The “healing power” of dolphins is something that has long been publicized. You’ve probably seen the sensationalistic headlines where parents bring their children to a “healing retreat” and their condition is miraculously changed for the better. Dolphin therapy can be compared to working with a therapy dog. These retreats and therapy programs are generally geared towards patients who suffer from depression, motor disorders or even children who suffer from autism. During sessions, patients swim and interact with dolphins, but they also partake in more conventional therapy tasks, such as solving puzzles or other motor exercises. While some people have lauded the positive results that dolphin therapy had for them, there is not much science that actually supports why dolphins are used.
So how did we begin to believe that dolphins had these special “healing” abilities anyway? Well, you have to go way back. Like, thousands of years back.
In Greco-Roman times, dolphins were treasured. In ancient Greece, killing a dolphin could get someone the death sentence. The Greek god Poseidon had a dolphin messenger, named Delphinus, who helped get him a ladyfriend (Amphitrite). He repaid Delphinus by creating a constellation in the image of a dolphin. In ancient Rome, dolphins adorned jewelry and other fine goods. The ancient Celts believed the mammals had those magical and mysterious healing powers, while people in Brazil and Tahiti believe the parts of dolphins and whales have magical healing abilities.
Suffice to say, our world has loved these mammals for a long time. But loving an animal doesn’t exactly explain this jump to magical healing.
A Dolphin’s Allure
For those who have ever encountered a dolphin, you know there is something special about seeing these animals in person. Perhaps this experience could be the basis of their relationship with humans going so far back in time. Being on land, there are not that many opportunities to see these gorgeous animals, which adds another layer of mystery. They glide through the water effortlessly, jump and play and have intelligence on par with humans. They are incredible and alluring, which could be why many people experience that euphoric and “magical” feeling when they are around dolphins.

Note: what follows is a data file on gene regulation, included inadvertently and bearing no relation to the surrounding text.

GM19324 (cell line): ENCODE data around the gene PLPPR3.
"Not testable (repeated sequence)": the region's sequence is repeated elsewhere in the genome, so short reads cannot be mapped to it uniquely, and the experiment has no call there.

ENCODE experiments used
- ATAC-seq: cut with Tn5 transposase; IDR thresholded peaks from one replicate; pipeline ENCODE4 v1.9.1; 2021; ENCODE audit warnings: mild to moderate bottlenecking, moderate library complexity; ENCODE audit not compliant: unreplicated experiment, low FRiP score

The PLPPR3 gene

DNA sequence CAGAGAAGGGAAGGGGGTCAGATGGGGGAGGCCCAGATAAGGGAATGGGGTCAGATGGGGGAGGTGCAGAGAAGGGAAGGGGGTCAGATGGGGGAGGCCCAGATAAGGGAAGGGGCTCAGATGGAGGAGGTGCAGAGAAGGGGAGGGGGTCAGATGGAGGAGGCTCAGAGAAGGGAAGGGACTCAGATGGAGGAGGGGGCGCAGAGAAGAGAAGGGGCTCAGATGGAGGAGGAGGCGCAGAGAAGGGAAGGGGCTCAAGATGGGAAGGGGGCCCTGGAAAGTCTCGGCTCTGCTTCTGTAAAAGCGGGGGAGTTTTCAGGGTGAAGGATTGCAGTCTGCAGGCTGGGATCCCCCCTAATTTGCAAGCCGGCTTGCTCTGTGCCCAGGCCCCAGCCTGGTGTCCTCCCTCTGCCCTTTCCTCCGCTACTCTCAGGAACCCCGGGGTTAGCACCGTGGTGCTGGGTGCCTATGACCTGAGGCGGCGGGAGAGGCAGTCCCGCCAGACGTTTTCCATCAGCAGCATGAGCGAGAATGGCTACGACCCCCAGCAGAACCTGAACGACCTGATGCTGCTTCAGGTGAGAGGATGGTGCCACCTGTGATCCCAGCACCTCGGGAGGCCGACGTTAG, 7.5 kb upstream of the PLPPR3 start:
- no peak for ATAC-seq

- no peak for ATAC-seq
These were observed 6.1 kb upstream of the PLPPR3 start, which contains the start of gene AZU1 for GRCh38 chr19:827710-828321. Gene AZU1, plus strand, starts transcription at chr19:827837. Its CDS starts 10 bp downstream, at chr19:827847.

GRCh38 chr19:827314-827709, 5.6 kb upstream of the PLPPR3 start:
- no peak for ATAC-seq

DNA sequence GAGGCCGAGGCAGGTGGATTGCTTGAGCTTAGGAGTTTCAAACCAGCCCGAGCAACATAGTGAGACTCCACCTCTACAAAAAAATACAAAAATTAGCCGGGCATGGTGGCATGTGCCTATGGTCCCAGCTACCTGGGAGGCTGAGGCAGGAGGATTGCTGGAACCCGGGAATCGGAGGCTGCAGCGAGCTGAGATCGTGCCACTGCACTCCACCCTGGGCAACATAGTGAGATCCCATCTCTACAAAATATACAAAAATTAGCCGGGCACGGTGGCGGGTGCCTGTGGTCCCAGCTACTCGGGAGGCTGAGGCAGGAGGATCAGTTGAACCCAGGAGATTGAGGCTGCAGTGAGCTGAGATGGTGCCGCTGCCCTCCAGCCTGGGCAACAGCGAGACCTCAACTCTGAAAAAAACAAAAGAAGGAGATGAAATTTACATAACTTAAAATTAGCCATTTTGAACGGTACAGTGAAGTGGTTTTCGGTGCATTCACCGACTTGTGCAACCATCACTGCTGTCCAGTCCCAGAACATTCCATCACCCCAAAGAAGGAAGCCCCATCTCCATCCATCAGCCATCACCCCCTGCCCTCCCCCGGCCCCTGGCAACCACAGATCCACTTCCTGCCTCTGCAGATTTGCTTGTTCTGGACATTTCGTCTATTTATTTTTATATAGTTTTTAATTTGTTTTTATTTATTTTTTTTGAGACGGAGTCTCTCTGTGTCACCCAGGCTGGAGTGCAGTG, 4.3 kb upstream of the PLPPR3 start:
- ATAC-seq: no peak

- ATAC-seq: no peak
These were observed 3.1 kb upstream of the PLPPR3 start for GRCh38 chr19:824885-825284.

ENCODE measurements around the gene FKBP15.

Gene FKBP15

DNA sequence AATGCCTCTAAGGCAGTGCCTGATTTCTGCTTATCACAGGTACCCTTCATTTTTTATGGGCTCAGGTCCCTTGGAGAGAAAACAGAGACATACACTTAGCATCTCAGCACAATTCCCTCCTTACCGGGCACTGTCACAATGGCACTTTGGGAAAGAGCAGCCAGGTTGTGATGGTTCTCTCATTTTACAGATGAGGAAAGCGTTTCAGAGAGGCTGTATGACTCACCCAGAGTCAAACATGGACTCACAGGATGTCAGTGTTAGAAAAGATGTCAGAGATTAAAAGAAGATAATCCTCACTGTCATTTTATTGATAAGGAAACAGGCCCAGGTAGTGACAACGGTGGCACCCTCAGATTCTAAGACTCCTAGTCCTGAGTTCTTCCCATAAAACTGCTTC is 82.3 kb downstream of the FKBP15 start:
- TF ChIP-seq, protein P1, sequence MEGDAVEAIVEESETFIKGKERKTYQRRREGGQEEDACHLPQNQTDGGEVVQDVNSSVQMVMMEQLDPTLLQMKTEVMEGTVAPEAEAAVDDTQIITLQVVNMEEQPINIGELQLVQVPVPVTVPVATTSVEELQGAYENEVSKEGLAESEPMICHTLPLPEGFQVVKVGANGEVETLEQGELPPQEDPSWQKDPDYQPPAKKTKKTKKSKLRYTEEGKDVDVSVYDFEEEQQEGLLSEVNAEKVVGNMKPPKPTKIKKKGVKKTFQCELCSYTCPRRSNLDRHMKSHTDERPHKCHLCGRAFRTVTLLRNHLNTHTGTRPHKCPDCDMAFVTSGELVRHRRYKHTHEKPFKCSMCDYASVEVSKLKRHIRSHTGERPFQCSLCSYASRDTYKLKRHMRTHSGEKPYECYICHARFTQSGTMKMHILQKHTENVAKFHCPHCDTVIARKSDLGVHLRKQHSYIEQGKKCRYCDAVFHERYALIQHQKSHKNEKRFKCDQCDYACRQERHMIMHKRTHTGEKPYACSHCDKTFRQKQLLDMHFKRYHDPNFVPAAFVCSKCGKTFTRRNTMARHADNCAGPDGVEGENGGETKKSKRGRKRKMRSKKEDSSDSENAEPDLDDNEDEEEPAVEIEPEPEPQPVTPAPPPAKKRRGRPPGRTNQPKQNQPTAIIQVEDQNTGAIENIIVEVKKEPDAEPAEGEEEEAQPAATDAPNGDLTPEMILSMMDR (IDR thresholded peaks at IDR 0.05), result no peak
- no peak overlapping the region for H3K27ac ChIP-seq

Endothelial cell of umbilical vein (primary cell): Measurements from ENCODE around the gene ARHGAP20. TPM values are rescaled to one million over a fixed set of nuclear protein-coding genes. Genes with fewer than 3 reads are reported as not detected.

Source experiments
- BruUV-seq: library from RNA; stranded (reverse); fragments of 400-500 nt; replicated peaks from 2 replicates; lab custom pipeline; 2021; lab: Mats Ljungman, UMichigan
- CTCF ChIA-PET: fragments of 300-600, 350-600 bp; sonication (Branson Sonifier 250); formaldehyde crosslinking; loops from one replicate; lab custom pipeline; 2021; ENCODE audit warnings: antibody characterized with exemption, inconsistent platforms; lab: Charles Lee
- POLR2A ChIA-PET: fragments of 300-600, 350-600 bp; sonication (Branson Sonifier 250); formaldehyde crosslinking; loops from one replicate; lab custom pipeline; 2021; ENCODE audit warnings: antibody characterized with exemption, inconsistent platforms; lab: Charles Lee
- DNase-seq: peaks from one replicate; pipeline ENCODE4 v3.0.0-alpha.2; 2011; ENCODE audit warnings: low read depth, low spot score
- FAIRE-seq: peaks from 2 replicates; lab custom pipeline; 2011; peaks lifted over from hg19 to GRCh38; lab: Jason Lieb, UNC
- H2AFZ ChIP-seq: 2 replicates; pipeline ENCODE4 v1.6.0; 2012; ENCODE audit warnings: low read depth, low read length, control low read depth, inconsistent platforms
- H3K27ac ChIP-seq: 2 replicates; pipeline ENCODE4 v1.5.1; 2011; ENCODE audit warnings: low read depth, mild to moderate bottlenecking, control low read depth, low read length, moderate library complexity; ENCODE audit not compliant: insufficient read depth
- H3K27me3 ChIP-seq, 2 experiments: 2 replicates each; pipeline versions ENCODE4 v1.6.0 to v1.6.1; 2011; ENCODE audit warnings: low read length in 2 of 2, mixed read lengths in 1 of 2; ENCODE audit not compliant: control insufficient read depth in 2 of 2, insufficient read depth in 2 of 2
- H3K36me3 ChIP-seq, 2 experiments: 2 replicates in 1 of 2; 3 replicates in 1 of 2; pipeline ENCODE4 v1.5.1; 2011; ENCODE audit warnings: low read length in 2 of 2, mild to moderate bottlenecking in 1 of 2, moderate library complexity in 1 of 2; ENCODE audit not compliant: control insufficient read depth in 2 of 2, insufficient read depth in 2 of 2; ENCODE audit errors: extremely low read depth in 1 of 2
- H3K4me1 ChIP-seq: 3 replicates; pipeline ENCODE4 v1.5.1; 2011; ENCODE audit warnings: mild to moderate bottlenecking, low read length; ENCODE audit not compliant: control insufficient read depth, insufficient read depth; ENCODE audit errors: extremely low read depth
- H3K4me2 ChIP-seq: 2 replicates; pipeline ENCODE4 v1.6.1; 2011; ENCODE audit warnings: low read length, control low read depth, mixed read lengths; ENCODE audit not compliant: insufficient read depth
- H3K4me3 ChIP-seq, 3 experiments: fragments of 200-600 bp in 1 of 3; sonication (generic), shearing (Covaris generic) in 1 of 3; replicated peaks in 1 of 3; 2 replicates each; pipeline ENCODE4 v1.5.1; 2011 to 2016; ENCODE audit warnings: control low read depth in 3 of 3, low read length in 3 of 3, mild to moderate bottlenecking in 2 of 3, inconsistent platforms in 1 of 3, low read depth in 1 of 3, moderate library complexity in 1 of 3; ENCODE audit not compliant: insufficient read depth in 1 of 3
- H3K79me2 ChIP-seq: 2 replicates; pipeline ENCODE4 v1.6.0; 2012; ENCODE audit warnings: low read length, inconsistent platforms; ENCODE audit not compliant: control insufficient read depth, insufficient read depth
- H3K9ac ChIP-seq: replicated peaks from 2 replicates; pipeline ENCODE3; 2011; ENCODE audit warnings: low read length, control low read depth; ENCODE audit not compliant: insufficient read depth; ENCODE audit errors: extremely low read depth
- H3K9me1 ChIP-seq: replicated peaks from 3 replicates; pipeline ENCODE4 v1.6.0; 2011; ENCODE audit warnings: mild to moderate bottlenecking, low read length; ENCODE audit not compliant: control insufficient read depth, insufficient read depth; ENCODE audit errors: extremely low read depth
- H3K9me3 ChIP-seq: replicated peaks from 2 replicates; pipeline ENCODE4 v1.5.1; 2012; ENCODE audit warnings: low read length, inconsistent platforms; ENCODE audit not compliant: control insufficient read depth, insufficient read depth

Dolphin Assisted Therapy
When it comes to Dolphin Assisted Therapy, or DAT, there are a lot of factors to consider more than just being around a dolphin for the first time. When families come to these programs, they are usually traveling a good ways. It could also be part of their vacation. Either way, this is a special trip; one you get excited for. The person there for the “healing” is in a completely new environment, which could elicit excitement, nervousness, confusion or another emotion that could change their behavior. These conditions are usually not considered when the clients are experiencing DAT.
What the Expert Says
Lori Marino, PhD. is the science director for the Nonhuman Rights Project, founder and executive director The Kimmela Center for Animal Advocacy, Inc. and Senior Lecturer in Neuroscience and Behavioral Biology and a Faculty Affiliate of the Center for Ethics at Emory University. Basically, she’s a big deal when it comes to animal intelligence and welfare. In 2013, she published an essay on Aeon called “Dolphins are not healers.” The essay is based on years of dolphin research. In it, she debunks the myth that dolphins can heal the ill. She acknowledges that dolphins, like any wild animal, can be aggressive and a danger to humans, using an example of a girl who had her hand bitten by a dolphin at Sea World, Orlando. Since Marino’s essay was published, there have been more bites.
“While there exist numerous published studies purporting to demonstrate positive results from DAT, none so far has controlled for feel-good and placebo effects,” Marino explains, “Most don’t even include a minimal control group, which would provide some measure of whether even general short-term feel-good effects are due to the dolphin or to other salient factors, such as being in the water, being given conventional tasks, getting increased attention from others, and so forth. Because none of these components of the DAT situation are disentangled, there remains no credibility to the claim that DAT offers effective therapy.”
Captivity is Cruelty
Marinio also highlights the cruelty of captivity for the dolphins. Essentially, captivity is like living in a bathtub for dolphins compared to the freedom they get in the wild. This stunts their extreme intelligence, social abilities and natural instincts. The behavior they exhibit in captivity — the tricks and personality displays that humans have come to love — is, in fact, artificial and beaten into them through cruel training methods.
By participating in DAT, or even going to amusement parks and zoos that feature dolphin shows, humans are not only supporting cruelty in the form of captivity, but the cruelty involved in the wild-caught dolphin trade. The Taiji dolphin hunts (made infamous in The Cove), are driven by the thousands of dollars from organizations and parks that pay to use these dolphins for captivity. The hunts not only tear the dolphins away from their pods, but results in the slaughter of many other wild dolphins as well.
The only way we can stop these cruel practices is to understand that dolphins are best experienced in their wild habitats, not captivity. While DAT programs might be considered healing for humans, we would be remiss not to think about the cruelty that they cost dolphins.
As Marino asserts, “Sadly, they [patients] may never realize that the dolphins they seek help from are likely to be as psychologically and physically traumatized as they are.”
Working with domestic animals, like cats and dogs, has proven to be highly effective for patients, and is virtually cruelty-free. Dolphins deserve to life on their own terms in the wild, not to be used as props for human purposes.
Image: Michael Gray/Flickr